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I know how to do a global variable, but whenever I try to define a global variable with a random number function, xcode says "initializer element is not constant." The compiler doesn't want to make a variable from a random number because the random number function is not constant.

How do I generate a random number and then use that same value for more than one action? (For example, to define a color and then write that value to a label?)

Code:

#import "Slider_with_IBAppDelegate.h"

float * const hue = ((arc4random() % ((unsigned)100 + 1))/100.0);

//^this is where I get the error: "initializer element is not constant"

@synthesize label

//write value to label
- (IBAction) doButton {
label.text = [NSString stringWithFormat:@"%f", hue];
}

//set background color
- (void)applicationDidBecomeActive:(UIApplication*)application
{
self.label5.backgroundColor = [UIColor colorWithHue:hue					       
                                             saturation:1.0 									 
                                             brightness:1.0 									  
                                                  alpha:1.0];
}

----edit------

Thanks for the suggestions. It still doesn't work for me, though, what am I doing wrong?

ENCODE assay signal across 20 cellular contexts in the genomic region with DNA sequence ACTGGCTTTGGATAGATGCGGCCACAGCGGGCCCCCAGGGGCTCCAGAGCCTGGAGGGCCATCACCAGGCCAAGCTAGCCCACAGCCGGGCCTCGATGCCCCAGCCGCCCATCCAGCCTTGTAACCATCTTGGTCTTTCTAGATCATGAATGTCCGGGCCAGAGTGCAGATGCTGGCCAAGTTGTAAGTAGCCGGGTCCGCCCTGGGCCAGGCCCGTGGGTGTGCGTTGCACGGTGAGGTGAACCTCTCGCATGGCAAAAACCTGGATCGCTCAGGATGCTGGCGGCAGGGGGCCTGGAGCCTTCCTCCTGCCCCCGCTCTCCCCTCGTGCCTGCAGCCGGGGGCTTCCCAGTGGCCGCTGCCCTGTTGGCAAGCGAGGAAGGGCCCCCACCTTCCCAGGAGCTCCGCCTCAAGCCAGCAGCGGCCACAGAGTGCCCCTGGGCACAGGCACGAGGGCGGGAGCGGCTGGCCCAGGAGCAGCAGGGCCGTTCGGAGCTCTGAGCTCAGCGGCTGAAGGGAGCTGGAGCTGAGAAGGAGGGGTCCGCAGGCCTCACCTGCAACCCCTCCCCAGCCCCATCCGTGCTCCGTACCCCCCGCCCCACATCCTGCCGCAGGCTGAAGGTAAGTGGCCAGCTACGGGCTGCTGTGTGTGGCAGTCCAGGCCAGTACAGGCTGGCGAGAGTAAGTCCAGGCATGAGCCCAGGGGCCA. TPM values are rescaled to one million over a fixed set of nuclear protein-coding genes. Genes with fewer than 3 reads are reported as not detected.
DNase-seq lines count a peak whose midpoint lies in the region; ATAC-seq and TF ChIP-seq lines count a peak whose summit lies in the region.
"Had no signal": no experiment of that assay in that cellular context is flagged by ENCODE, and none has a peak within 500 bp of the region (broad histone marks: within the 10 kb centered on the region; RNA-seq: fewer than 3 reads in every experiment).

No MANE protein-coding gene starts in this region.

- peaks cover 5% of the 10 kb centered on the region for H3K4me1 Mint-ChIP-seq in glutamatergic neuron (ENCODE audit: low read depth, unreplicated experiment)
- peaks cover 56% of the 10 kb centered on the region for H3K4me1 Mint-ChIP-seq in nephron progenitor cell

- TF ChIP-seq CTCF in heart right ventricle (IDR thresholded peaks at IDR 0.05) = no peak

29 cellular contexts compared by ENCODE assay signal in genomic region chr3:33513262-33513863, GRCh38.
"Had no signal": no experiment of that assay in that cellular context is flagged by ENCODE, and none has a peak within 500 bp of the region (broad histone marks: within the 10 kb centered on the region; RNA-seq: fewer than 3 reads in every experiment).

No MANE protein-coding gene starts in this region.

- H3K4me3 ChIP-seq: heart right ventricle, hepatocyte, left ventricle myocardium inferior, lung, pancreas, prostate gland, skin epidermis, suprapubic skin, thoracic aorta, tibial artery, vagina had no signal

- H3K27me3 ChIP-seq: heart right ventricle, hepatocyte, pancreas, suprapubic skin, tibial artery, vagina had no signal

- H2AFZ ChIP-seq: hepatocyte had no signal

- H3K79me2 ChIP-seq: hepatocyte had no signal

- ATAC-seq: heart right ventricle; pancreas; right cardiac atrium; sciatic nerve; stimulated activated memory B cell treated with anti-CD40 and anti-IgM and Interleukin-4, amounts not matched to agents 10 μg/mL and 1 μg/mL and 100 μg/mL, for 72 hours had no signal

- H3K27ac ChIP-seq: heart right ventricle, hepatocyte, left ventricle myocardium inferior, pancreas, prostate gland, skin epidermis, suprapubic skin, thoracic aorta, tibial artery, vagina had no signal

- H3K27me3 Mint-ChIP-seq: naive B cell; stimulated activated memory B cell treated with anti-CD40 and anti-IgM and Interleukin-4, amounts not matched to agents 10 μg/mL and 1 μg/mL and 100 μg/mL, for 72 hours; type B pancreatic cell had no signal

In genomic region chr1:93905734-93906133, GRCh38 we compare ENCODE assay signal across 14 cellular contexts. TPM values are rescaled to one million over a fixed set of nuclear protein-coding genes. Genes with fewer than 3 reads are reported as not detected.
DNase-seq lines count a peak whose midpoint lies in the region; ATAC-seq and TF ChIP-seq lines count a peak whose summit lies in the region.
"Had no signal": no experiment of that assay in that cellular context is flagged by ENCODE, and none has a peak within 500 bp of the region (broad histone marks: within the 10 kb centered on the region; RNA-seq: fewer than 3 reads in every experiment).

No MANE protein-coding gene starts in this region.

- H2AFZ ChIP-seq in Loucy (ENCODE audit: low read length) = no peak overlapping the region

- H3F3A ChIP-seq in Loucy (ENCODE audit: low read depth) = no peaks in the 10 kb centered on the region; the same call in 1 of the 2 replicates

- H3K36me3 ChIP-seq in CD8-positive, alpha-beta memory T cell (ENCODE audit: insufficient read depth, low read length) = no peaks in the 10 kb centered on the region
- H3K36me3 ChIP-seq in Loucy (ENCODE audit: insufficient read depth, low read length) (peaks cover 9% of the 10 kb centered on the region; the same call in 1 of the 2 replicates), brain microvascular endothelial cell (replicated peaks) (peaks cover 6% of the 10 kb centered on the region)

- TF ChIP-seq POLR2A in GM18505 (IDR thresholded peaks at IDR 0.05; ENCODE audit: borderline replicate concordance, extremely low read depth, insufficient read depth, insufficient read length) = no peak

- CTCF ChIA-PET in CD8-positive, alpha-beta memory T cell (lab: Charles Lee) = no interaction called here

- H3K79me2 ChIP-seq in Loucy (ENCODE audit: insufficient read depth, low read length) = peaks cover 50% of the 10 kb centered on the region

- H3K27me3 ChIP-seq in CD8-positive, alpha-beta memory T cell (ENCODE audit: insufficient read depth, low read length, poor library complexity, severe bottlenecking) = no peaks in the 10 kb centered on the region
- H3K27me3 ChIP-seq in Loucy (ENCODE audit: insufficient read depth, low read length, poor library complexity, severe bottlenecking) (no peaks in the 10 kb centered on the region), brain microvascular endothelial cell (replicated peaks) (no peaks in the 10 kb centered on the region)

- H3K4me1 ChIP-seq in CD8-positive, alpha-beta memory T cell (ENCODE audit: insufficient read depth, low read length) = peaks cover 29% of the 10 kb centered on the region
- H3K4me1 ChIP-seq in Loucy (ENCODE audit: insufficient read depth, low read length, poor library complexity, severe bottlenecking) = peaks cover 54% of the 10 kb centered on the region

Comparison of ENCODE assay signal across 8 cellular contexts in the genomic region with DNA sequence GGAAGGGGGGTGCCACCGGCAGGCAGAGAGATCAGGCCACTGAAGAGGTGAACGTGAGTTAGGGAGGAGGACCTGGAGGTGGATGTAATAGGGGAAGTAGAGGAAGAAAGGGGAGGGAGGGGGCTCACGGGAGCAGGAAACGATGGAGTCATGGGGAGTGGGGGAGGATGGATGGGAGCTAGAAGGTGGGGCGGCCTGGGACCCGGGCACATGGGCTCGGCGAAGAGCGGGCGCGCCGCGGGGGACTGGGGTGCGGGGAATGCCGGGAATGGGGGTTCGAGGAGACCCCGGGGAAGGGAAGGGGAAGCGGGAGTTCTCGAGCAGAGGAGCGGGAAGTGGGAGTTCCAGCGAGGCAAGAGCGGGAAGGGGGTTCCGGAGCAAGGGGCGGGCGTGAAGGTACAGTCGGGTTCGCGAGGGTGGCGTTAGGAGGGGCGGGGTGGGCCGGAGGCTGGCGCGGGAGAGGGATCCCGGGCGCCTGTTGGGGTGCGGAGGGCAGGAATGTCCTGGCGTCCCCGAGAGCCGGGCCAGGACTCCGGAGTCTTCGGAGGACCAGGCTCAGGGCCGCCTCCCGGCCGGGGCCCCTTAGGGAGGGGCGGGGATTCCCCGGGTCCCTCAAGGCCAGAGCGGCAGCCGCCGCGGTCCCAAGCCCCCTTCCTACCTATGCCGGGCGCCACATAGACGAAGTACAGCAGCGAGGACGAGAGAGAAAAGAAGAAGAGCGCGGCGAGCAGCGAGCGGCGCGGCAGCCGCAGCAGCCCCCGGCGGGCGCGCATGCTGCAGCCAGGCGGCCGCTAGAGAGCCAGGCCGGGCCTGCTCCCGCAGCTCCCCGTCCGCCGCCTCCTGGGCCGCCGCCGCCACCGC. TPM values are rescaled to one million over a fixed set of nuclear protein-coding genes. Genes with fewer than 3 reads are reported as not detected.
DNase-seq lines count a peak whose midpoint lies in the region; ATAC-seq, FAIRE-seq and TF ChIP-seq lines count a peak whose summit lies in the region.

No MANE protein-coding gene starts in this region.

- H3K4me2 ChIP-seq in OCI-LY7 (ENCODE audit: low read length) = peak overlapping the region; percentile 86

New code:

#import "Slider_with_IBAppDelegate.h"

float const hue = ((arc4random() % ((unsigned)100 + 1))/100.0);

//^I still get the error: "initializer element is not constant."

@synthesize label

//write value to label
- (IBAction) doButton {
label.text = [NSString stringWithFormat:@"%f", hue];
}  
//^this is where I get the error "'hue' undeclared (first use of this function)"

//set background color
- (void)applicationDidBecomeActive:(UIApplication*)application
{

hue = ((arc4random() % ((unsigned)1000 + 1))/1000.0);
/*here I get the error "assignment of read-only variable 'hue.'"  
If I insert "float" just before hue, I do not get this error, 
but it still won't compile because of the error above.*/

self.label5.backgroundColor = [UIColor colorWithHue:hue                        
                                         saturation:1.0                                         
                                         brightness:1.0                                          
                                              alpha:1.0];
}
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3 Answers 3

up vote 3 down vote accepted

Make it non-const and initialize it in applicationDidBecomeActive. Is there a reason it must be constant?

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I tried that but then I couldn't call the same value for the label. It gave me the error "function undefined: first use of this function" in doButton even though it was defined in applicationDidBecomeActive. –  Evelyn Jun 29 '09 at 20:32
    
What am I doing wrong? –  Evelyn Jun 30 '09 at 12:34
    
I meant for you to keep the hue declaration where it was (without the pointer , like Peter said), but move the assignment to applicationDidBecomeActive: float hue; ... - (void)applicationDidBecomeActive:(UIApplication)application { hue = ((arc4random() % ((unsigned)1000 + 1))/1000.0); That way both functions can see the declaration of hue, but it's given a new value every time the application is launched. –  alltom Jun 30 '09 at 14:31